|MARC number||#||Location||County||Arrival date||Departure date||Observers||Report|
|2005-08||1||Island Road, 1/4 mile east of intersection with Route 1A, Essex||Essex||05/28/05||05/28/05||A. Richards, J. Doppler, et al.||11|
|2006-37||1||Morris Island–Dune Dr., Chatham||Barnstable||10/30/06||10/30/06||M. Iliff (ph)||12|
|2005-60||4||B. Fletcher Yard, Chatham||Barnstable||10/12/05||01/12/06||B. Fletcher (ph)||16|
|2011-023||1||Eel Point Rd., Nantucket||Nantucket||05/14/11||05/15/11||S. Langer* (ph), E. Ray (ph)||16|
|2011-024||1||B. Fletcher Yard, Chatham||Barnstable||05/12/11||5/22/2011 (roughly)||B. Fletcher* (ph)||16|
Eurasian Collared-Dove is a widespread Eurasian species found from w. Europe to Sri Lanka and Myanmar and n. to Scandinavia (AOU 1998). It was introduced in the Bahamas in the early 1980s and thence spread northwestward across the country, with populations established in California by 2001. Its colonization of the East Coast has been surprisingly slow and it remains an accidental vagrant in Massachusetts. See eBird map.
Eurasian Collared-Dove at Morris Island, Chatham 30 Oct 2006 (ph. Marshall J. Iliff)
Given its explosive expansion elsewhere in the country, it is quite surprising that Massachusetts has had just two records to date and perhaps even more surprising that there have been none since 2006. Both records were discovered at or near the coast and were present for only a short time, as though they were recent arrivals that were on the move.
Figure 3. Map showing distribution of records in Massachusetts. Counties
are outlined in yellow; towns are defined by the narrow black borders.
WHERE TO LOOK IN MASSACHUSETTS:
While vagrant Eurasian Collared-Doves could turn up almost anywhere—in urban, suburban, or rural environments—the immediate coast during spring (especially May) and fall (Aug-Nov) is probably the best bet. A breeding outpost might also appear in the more agrarian western parts of the state, since this species often settles in small towns or farm areas, especially areas with bird feeders or substantial amounts of spilled grain.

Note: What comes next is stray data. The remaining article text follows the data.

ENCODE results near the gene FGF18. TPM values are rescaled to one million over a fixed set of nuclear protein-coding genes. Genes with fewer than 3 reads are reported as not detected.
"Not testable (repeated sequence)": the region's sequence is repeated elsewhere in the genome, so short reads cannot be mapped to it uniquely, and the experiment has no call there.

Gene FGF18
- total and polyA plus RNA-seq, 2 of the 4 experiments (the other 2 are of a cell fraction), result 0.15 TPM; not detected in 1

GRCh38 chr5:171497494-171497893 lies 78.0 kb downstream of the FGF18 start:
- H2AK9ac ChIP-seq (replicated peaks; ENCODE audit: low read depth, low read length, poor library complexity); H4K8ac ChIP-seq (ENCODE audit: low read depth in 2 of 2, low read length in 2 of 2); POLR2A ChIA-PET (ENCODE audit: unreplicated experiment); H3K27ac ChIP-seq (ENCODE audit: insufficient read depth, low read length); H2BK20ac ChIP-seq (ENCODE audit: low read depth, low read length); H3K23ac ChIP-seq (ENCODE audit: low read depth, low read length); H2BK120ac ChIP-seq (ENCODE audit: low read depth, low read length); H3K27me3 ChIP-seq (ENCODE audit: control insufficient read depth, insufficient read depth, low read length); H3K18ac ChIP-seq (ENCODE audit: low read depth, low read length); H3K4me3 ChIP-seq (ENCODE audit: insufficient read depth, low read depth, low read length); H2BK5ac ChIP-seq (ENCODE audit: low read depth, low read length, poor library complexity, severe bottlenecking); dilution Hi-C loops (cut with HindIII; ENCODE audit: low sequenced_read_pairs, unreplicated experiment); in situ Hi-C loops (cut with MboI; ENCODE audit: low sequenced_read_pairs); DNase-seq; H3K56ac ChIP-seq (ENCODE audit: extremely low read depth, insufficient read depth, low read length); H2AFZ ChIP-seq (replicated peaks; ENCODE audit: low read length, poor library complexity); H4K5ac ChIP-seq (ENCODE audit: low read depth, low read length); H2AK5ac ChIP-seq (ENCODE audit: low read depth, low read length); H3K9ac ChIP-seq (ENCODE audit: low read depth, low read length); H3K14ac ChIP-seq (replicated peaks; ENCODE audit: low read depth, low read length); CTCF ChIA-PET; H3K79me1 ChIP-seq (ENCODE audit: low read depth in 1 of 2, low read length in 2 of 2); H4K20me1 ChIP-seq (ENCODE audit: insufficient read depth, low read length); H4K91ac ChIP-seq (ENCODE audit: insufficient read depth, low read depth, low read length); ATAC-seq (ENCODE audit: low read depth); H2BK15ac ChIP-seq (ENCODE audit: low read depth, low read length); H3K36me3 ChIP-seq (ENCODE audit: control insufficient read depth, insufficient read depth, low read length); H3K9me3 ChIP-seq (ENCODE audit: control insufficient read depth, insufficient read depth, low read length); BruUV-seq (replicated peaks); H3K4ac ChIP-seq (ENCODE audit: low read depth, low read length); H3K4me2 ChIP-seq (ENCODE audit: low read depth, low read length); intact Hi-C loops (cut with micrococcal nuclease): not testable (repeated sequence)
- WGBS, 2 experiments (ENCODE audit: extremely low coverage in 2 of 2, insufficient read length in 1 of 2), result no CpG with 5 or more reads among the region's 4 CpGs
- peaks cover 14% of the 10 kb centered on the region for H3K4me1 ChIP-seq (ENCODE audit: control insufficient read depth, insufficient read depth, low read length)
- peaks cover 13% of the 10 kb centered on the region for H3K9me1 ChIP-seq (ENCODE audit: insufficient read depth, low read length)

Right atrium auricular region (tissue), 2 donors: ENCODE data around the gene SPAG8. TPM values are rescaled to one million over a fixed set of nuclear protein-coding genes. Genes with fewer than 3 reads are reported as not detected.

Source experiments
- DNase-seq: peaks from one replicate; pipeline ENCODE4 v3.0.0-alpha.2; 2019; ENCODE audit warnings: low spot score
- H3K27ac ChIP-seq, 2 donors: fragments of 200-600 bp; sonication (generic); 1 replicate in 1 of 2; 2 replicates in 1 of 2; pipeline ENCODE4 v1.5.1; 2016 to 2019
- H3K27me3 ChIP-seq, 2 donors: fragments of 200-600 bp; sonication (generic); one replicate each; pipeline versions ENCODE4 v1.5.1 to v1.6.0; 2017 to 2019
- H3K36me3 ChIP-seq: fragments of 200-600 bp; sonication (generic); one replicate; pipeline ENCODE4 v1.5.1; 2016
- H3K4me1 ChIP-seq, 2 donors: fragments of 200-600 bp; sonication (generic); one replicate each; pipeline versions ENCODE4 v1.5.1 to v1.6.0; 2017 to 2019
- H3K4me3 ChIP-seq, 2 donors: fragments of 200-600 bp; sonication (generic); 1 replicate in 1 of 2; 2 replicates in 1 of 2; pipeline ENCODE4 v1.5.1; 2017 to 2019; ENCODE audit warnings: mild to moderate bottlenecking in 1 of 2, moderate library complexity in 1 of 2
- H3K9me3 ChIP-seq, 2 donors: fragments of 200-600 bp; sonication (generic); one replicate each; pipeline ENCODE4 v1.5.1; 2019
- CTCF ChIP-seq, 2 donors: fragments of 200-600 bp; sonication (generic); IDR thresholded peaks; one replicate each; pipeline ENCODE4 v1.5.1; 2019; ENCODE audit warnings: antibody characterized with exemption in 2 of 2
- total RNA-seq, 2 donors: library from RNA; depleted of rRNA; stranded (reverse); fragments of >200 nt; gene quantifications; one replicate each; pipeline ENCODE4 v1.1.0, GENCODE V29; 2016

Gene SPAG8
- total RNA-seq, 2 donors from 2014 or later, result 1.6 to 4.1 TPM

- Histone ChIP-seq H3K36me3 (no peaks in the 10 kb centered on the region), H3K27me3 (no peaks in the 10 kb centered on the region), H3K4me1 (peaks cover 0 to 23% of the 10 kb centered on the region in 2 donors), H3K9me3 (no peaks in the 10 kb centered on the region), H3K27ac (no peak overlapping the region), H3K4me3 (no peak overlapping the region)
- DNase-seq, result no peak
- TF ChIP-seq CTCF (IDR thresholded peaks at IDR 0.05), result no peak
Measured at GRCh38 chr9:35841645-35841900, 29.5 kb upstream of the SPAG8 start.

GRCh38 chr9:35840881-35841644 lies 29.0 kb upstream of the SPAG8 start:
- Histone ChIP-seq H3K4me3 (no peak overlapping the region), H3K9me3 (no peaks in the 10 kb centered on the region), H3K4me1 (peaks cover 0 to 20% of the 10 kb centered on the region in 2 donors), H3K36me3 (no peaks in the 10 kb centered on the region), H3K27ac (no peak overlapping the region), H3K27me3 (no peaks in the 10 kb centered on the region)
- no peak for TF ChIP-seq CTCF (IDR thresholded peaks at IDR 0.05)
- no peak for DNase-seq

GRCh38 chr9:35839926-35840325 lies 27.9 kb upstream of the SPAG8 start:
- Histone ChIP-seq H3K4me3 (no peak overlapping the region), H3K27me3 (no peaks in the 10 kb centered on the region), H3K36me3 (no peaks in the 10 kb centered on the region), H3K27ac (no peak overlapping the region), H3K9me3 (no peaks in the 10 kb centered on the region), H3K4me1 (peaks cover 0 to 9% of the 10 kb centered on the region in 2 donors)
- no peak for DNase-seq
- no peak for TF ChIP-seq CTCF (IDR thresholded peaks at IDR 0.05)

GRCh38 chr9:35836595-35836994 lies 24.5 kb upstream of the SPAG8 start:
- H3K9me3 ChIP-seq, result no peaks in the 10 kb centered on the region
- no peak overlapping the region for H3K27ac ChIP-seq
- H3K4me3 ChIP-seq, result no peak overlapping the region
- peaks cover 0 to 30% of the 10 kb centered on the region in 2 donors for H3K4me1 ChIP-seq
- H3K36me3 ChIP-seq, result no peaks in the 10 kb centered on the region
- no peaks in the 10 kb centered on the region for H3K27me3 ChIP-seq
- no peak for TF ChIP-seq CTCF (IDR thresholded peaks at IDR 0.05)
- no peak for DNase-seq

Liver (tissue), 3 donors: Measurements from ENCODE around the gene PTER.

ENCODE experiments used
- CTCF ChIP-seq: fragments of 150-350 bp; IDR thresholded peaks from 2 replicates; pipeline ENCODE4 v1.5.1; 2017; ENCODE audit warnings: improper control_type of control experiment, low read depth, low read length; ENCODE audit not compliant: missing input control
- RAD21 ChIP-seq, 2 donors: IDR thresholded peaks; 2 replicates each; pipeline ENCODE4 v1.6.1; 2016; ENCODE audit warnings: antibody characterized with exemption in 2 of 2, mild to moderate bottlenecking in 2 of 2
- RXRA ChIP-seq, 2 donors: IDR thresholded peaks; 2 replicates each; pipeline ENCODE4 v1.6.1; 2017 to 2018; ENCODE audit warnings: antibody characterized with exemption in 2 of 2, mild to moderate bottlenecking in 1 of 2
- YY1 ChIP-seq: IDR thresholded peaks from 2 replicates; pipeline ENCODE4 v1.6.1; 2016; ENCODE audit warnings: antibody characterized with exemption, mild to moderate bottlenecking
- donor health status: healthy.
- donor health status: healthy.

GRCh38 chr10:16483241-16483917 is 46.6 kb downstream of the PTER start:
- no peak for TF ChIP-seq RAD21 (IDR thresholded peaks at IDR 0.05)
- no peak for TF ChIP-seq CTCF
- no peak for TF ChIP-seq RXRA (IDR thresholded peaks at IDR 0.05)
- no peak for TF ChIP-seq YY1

STATUS IN THE EAST: Smith (1987) and Romagosa and McEneaney (2000) provide detailed accounts of the arrival and spread of Eurasian Collared-Dove as a naturalized exotic in the New World. It is now abundant throughout much of the United States from Florida and Georgia westward to California, south to central Mexico and northward to southern Canada, and it continues to expand. Scattered outposts exist through much of the Great Plains, Great Basin, and Intermountain West and it is increasingly common on the West Coast north to Washington. Along the East Coast its spread has been more moderate. It is now established through much of South and North Carolina and occurs at scattered outposts in Virginia, Maryland (one breeding location), and Delaware (one breeding record). It an annual vagrant to New Jersey and Pennsylvania, and has xxx records from New York as of 2009. Other records from Connecticut, Rhode Island, and Maine make it all the more surprising that the species has not been found more than twice in Massachusetts.
IDENTIFICATION NOTES: Domesticated African Collared-Doves Streptopelia roseogrisea, sometimes known as Ringed Turtle-Dove, may occur as escapees from captivity and are very similar to Eurasian Collared-Dove. The vocalizations are perhaps the best way to separate the two species, as Eurasian Collared-Dove has a three-noted “who-whooooo-hu” call as well a a low, gruff “rheeew” given in flight. African Collared-Dove has a rolling, laughing call. Visually, Eurasian Collared-Dove is larger with a fuller chest, darker primary tips, darker gray body plumage, a broader black half ring on the hindneck, and more black in the tail. See Smith (1987) for more detail on separating these two species.
Romagosa, C.M., and T. McEneaney. 2000. The Eurasian Collared-Dove in North America and the Caribbean. NAB 53: 348-353
Smith, P.W. 1987. The Eurasian Collared-Dove arrives in the Americas. AB 41:1370-1379